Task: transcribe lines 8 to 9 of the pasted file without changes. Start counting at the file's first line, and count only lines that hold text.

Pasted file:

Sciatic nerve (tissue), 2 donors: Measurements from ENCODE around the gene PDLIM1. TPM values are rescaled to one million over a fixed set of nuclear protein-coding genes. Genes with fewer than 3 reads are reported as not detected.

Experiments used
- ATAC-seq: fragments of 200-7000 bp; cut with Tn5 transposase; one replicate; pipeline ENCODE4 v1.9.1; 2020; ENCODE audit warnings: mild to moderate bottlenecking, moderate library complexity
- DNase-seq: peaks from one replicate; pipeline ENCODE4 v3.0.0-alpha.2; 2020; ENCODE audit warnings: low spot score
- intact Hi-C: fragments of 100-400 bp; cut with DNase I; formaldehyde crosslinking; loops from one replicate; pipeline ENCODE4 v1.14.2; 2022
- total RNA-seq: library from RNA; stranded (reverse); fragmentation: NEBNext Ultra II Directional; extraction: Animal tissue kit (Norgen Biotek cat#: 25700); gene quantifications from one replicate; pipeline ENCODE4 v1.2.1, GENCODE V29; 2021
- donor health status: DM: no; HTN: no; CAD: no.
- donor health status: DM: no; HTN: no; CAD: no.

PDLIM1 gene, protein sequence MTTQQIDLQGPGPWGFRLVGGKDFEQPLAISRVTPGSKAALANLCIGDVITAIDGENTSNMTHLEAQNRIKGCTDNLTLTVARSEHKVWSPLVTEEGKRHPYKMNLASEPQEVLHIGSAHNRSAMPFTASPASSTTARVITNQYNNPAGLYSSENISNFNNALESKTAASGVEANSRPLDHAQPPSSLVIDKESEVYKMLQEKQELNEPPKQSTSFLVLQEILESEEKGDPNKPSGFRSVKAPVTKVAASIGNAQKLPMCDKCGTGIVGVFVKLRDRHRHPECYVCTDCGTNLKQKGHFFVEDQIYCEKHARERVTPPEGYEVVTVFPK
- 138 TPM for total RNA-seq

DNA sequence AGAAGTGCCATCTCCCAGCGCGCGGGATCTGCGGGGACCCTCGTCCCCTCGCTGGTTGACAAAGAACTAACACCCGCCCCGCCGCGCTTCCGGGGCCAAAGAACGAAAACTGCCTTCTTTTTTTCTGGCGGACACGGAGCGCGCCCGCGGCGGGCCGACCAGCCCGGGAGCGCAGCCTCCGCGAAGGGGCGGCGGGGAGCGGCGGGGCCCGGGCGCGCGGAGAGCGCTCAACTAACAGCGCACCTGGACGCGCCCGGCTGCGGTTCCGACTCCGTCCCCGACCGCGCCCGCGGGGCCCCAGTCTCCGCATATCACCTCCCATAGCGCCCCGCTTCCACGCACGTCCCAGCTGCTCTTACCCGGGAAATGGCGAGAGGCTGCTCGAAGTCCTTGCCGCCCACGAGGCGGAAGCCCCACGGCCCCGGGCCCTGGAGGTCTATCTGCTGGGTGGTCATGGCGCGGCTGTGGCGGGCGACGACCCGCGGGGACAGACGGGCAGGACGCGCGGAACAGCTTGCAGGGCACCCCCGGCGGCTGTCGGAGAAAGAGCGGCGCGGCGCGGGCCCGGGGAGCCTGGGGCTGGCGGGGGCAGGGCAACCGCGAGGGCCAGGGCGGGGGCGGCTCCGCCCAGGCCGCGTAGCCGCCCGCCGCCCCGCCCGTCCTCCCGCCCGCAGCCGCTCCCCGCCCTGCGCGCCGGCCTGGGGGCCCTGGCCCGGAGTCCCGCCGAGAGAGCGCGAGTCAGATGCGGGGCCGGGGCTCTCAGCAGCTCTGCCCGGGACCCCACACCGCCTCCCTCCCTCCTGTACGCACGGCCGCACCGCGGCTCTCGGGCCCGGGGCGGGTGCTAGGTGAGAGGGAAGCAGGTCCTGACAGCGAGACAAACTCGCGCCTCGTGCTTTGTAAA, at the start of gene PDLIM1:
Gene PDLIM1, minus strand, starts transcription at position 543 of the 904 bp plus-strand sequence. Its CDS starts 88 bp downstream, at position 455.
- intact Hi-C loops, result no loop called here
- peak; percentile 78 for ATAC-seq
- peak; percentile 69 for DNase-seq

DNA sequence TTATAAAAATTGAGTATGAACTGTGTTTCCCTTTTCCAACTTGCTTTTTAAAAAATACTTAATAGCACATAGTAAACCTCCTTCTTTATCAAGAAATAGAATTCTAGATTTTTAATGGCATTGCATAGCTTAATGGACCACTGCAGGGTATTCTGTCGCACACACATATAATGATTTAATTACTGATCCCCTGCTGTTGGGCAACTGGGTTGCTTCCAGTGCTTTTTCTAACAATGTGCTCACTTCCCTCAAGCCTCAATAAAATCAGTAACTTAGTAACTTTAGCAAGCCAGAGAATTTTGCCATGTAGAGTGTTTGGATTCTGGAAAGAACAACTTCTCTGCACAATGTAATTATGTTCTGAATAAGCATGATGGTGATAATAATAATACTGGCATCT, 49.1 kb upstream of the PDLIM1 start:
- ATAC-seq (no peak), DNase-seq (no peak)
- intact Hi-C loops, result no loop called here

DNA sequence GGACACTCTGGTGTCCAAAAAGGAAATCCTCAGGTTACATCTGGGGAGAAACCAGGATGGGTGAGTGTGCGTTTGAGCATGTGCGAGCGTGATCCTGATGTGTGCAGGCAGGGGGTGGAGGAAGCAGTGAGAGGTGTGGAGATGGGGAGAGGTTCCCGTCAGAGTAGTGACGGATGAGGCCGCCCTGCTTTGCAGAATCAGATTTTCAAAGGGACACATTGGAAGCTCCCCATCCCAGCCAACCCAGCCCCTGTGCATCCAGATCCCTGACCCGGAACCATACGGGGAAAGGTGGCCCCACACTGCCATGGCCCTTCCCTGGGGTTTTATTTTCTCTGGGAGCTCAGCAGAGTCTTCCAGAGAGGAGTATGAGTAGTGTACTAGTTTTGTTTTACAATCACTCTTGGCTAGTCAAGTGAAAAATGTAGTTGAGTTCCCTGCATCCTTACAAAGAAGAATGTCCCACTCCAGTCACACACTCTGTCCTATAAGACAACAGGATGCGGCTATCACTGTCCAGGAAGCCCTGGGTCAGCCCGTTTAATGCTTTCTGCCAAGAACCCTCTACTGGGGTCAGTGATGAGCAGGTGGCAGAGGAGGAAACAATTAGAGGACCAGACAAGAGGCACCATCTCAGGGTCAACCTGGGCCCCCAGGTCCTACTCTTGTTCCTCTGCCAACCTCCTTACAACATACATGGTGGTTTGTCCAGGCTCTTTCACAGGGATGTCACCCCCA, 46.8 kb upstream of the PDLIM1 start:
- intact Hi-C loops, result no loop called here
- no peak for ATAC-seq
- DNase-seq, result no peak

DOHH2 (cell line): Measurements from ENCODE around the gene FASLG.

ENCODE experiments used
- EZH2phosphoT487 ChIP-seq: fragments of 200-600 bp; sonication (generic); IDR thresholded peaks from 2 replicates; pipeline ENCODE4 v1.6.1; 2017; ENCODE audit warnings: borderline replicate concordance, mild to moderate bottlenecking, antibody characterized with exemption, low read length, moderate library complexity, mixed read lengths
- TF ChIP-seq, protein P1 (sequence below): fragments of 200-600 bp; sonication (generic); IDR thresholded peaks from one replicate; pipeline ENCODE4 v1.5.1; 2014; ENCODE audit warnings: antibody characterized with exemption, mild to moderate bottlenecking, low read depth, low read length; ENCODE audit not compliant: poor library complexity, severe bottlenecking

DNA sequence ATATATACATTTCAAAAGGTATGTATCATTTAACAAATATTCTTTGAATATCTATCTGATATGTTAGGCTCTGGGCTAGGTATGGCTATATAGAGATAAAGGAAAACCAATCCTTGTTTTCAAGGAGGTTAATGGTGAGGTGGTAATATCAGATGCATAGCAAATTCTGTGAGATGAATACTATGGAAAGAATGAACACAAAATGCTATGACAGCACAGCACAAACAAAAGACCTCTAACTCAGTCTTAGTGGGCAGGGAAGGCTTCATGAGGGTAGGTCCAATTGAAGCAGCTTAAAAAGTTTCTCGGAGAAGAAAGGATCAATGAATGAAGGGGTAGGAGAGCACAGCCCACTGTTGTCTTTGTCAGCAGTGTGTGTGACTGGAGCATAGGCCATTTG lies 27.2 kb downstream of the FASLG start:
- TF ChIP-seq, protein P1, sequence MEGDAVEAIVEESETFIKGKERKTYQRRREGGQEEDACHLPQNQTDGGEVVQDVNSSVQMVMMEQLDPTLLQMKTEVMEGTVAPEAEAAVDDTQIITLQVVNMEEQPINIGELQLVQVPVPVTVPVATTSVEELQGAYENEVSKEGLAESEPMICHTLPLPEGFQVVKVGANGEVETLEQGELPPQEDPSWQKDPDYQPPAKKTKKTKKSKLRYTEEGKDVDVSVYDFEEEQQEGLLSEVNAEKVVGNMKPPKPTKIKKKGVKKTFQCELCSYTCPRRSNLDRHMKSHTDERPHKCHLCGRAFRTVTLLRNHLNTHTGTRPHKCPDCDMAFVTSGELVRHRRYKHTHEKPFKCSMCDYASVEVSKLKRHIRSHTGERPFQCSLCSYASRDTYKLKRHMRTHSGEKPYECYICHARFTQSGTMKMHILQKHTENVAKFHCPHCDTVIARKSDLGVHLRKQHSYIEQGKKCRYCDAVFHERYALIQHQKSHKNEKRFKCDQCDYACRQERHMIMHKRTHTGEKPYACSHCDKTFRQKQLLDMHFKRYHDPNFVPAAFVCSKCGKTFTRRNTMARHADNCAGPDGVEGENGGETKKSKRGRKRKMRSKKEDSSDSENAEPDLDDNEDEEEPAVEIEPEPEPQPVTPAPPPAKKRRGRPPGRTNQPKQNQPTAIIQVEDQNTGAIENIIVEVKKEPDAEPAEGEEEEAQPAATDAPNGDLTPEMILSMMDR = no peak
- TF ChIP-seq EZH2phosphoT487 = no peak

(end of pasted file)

- donor health status: DM: no; HTN: no; CAD: no.

PDLIM1 gene, protein sequence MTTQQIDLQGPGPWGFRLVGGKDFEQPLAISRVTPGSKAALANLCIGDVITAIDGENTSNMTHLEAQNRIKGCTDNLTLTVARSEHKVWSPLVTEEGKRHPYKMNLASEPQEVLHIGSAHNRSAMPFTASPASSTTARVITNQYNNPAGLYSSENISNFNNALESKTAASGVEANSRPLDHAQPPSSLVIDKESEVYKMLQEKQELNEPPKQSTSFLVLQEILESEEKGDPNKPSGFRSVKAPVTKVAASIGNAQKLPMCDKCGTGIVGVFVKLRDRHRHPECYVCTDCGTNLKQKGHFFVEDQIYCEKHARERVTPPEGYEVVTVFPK